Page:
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To the End of Hell: One Woman's Struggle to Survive Cambodia's Khmer Rouge [Hardcover]

Denise Affonco , Jon Swain , David Chandler
5.0 out of 5 stars  See all reviews (2 customer reviews)

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Book Description

30 Oct 2007
- To be permanently hungry and to watch your little eight-year old girl slowly dying, without being able to give her anything at all, is an unbearable torment - In one of the most powerful memoirs of persecution ever written, Denise Affonço recounts how her comfortable life was torn apart when the Khmer Rouge seized power in Cambodia in April 1975. A French citizen she was offered the choice of fleeing the country with her children or staying by her husband s side. Chinese and a convinced communist, he believed that the Khmer Rouge would bring an end to five years of civil war. She decided that the family should stay together. But peace did not return and along with millions of their fellow citizens they were deported to the countryside to a living hell where they endured almost four years of hard labour, famine, sickness and death. What gives this book its remarkable freshness is that much of it was written in the months after Denise Affonço s liberation in 1979. After that, she had to rebuild her life with her surviving son in France and the carbon copy manuscript was all but forgotten. It was only when some 25 years later she met a European academic who told her that the Khmer Rouge did nothing but good for Cambodia that she realised it was time to end her silence. Her phenomenal testimony sold 50,000 copies when published in 2005 in France. Part of the profits from the sales of To The End of Hell will go the Documentation Center of Cambodia (DC-Cam), where a scholarship has been set up in the name of Denise Affonço s daughter, who starved to death in 1976 under the Khmer Rouge regime. DC-Cam is an independent research centre dedicated to recording the history of the Khmer Rouge period. The Centre s archival holdings are providing the bulk of the documentary evidence at the UN backed Khmer Rouge Tribunal which is taking place in Cambodia.

Product details

  • Hardcover: 216 pages
  • Publisher: Reportage Press (30 Oct 2007)
  • Language: English
  • ISBN-10: 0955572959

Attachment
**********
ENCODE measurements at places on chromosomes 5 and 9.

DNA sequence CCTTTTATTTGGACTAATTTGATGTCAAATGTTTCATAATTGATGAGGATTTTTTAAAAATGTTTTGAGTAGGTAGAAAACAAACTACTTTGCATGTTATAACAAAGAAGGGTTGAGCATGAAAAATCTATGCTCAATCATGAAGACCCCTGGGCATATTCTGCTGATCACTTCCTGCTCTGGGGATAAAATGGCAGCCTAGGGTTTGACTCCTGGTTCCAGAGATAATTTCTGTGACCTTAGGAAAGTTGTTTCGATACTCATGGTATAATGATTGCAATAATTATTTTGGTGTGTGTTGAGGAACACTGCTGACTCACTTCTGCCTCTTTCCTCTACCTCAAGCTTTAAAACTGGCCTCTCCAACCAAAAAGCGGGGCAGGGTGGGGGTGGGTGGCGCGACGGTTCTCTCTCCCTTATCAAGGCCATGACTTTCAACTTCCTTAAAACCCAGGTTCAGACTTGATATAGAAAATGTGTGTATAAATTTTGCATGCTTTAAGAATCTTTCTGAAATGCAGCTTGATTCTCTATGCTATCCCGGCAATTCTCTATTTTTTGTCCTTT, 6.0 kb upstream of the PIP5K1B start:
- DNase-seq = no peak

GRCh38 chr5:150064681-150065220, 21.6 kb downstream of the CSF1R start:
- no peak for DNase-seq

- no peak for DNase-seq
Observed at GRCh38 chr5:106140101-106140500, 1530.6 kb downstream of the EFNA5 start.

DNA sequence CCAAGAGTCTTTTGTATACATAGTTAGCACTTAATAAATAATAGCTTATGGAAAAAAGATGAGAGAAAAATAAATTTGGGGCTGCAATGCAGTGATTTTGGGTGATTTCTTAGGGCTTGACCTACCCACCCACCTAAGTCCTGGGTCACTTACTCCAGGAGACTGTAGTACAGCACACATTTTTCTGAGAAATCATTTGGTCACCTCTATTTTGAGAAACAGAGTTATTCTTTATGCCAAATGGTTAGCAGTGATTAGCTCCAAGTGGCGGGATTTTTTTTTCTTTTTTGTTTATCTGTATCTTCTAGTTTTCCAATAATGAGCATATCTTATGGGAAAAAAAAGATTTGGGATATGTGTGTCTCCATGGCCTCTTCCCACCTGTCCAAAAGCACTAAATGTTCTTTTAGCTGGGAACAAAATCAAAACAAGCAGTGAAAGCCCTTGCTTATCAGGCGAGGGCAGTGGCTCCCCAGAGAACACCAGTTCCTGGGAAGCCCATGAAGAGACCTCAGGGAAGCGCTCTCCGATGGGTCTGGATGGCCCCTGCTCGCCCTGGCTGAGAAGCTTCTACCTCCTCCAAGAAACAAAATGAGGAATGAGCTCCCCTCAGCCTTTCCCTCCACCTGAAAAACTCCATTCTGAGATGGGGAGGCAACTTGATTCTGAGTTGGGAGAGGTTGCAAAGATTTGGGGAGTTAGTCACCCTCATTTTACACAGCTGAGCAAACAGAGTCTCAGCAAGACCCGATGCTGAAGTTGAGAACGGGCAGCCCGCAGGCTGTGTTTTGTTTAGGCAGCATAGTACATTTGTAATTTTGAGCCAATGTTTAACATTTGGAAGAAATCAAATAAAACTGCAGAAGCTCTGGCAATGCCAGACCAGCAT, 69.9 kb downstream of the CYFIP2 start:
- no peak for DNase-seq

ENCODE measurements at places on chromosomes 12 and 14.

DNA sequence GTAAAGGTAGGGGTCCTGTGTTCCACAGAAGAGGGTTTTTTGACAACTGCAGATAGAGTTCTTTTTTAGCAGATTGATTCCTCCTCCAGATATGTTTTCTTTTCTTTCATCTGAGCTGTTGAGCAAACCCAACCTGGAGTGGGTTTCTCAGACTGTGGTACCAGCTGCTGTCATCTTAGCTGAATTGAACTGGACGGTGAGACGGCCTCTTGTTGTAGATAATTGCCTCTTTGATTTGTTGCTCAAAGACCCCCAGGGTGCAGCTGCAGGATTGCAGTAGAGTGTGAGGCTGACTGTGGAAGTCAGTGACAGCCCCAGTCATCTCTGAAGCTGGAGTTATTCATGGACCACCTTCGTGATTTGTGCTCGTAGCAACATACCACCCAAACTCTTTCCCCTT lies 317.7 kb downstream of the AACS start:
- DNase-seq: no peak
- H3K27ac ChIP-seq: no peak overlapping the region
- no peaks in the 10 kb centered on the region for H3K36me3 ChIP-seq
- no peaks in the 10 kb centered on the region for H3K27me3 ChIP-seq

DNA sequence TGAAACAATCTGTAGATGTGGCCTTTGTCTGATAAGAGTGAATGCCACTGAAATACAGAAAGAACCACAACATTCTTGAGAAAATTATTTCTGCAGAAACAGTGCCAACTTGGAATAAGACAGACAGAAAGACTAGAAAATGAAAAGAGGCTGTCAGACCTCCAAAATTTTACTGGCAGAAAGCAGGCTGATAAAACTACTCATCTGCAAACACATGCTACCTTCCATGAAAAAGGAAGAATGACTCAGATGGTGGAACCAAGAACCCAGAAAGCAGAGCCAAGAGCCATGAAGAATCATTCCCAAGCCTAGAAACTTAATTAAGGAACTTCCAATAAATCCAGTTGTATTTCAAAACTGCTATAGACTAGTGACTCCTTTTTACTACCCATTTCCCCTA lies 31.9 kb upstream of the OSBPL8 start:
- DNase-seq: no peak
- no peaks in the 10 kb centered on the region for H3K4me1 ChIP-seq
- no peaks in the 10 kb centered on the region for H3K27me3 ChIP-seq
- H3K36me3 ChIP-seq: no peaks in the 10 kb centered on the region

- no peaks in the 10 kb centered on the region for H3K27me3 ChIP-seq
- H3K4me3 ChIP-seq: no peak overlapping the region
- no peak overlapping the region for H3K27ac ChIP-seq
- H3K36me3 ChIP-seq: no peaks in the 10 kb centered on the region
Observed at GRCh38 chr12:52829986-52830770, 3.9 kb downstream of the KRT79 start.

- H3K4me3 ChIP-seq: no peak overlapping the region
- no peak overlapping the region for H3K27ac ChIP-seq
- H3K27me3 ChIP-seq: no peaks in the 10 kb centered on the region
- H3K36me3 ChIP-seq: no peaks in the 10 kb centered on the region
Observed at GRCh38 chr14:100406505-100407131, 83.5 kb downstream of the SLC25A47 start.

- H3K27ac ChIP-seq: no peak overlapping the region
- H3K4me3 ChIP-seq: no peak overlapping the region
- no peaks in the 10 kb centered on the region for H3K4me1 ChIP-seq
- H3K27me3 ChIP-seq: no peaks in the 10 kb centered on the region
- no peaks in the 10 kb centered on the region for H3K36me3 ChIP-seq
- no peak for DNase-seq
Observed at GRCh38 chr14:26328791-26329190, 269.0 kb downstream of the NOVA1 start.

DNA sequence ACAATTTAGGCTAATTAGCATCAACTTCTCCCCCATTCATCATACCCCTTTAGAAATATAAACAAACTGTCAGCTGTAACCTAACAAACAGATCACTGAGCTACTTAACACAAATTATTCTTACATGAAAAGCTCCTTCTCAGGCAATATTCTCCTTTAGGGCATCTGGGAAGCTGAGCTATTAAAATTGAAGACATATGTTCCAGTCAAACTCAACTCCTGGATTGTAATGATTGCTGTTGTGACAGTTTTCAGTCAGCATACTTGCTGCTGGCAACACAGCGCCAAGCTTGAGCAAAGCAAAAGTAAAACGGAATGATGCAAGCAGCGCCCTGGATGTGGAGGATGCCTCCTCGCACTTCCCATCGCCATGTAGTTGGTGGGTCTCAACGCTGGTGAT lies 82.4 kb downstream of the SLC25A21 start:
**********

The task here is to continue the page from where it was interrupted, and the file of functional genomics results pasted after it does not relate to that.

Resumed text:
• ISBN-13: 978-0955572951
  • Product Dimensions: 21.6 x 14 x 2.2 cm
  • Average Customer Review: 5.0 out of 5 stars  See all reviews (2 customer reviews)
  • Amazon Bestsellers Rank: 902,542 in Books (See Top 100 in Books)

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Product Description


'The sober and moving retelling of a nightmare survived' --The Economist

'Vivid and detailed' --The New York Times Review of Books

'A number of survivors of the Khmer Rouge have recorded their experience in memoirs. Affonco has written one of the best' --The Sunday Times

About the Author

As Denise Affonço herself writes - I m a pure product of colonialism, a Eurasian, born in Phnom Penh in November 1944, to a French father and a Vietnamese mother. When the Khmer Rouge seized power in April 1975 her peaceful life was torn apart. She was deported with her husband, a communist idealist, and their two children to the countryside. In 1979, four hellish years were brought to an end when the Vietnamese invaded. She and son her son Jean-Jacques survived. Today, she is remarried and lives in Paris.

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Customer Reviews

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Most Helpful Customer Reviews
7 of 7 people found the following review helpful
When I visited Cambodia two years ago, I was there for only four days and had time to take in Angkor Wat and that was about it. I really regretted not taking the time to visit the Killing Fields and sought out a book that would try to compensate for missing out. Luckily Denise's book definitely did this for me.